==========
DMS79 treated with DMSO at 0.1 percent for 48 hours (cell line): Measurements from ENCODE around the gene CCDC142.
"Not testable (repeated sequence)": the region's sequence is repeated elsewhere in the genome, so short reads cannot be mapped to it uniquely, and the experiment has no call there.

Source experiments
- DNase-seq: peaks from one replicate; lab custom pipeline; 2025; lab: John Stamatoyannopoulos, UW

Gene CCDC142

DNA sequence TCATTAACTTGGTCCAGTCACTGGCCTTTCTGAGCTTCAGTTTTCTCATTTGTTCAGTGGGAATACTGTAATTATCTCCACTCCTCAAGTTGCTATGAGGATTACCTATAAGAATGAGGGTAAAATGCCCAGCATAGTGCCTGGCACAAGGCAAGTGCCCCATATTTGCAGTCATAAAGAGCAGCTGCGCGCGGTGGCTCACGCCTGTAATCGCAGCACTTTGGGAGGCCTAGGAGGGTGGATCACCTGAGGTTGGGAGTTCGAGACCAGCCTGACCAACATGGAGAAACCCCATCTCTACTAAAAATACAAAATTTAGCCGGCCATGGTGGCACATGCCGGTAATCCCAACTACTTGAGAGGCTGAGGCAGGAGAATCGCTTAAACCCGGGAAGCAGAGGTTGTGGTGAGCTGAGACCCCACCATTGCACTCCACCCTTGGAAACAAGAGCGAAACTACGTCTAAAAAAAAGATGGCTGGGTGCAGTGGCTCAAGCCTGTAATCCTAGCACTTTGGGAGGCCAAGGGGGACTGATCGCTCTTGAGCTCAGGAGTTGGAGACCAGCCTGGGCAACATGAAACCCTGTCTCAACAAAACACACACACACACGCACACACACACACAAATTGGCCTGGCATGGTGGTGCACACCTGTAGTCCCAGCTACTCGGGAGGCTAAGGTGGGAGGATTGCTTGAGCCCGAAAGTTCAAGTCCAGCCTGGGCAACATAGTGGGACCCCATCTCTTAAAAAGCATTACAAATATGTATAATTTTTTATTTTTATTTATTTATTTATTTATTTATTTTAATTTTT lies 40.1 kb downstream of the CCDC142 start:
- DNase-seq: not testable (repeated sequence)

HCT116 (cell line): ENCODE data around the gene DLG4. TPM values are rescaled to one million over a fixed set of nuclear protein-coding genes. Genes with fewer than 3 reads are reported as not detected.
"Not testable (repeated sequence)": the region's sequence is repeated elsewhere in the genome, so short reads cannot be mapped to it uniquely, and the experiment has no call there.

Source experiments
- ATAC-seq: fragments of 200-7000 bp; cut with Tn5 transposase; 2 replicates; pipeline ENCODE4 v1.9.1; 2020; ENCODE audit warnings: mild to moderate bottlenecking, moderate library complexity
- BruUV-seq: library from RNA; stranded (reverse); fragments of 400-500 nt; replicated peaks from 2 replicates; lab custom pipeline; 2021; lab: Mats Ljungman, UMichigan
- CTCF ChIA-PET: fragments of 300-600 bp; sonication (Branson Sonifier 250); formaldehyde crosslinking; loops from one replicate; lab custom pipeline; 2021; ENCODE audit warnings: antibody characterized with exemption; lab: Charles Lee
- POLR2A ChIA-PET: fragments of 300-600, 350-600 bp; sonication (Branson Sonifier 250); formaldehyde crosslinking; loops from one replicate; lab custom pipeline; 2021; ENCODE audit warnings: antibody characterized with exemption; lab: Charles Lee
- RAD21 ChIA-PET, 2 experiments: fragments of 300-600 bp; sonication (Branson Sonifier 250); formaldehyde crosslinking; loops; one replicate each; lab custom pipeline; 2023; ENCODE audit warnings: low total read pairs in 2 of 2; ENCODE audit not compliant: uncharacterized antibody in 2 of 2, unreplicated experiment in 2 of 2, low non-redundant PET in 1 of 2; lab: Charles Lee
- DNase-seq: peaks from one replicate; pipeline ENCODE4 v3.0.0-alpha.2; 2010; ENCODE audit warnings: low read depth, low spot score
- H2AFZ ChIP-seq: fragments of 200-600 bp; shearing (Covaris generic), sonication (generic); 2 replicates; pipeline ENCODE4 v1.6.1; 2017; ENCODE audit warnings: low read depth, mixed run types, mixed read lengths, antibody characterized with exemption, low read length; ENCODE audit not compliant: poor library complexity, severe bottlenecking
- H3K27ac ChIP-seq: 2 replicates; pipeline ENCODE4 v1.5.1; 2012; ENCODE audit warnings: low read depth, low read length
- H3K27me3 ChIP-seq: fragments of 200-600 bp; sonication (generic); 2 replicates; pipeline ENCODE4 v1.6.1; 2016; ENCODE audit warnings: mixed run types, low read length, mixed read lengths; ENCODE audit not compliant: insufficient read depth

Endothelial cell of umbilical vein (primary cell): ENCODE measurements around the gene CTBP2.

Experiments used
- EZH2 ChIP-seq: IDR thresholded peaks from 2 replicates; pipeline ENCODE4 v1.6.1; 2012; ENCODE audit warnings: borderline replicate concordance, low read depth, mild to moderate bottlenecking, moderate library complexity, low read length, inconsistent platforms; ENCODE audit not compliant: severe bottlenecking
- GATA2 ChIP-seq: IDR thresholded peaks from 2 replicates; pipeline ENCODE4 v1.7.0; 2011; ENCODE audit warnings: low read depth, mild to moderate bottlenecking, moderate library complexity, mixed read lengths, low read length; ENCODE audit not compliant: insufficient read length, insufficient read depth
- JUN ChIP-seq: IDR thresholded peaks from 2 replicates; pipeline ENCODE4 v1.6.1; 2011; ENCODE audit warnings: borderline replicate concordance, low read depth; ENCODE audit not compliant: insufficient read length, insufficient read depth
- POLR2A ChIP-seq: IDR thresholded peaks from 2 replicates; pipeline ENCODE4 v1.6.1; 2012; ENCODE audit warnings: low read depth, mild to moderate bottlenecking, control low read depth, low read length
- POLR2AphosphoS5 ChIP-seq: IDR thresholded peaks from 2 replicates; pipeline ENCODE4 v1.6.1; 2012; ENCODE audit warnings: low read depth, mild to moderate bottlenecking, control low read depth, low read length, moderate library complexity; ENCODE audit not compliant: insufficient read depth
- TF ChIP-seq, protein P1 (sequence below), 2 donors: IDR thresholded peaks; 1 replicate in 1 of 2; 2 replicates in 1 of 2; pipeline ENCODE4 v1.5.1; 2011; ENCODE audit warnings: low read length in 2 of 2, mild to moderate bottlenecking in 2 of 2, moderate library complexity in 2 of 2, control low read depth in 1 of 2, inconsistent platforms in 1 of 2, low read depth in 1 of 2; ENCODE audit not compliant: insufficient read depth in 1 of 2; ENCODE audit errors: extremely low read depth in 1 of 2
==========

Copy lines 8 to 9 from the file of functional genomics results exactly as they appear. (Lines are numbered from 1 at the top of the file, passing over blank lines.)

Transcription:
HCT116 (cell line): ENCODE data around the gene DLG4. TPM values are rescaled to one million over a fixed set of nuclear protein-coding genes. Genes with fewer than 3 reads are reported as not detected.
"Not testable (repeated sequence)": the region's sequence is repeated elsewhere in the genome, so short reads cannot be mapped to it uniquely, and the experiment has no call there.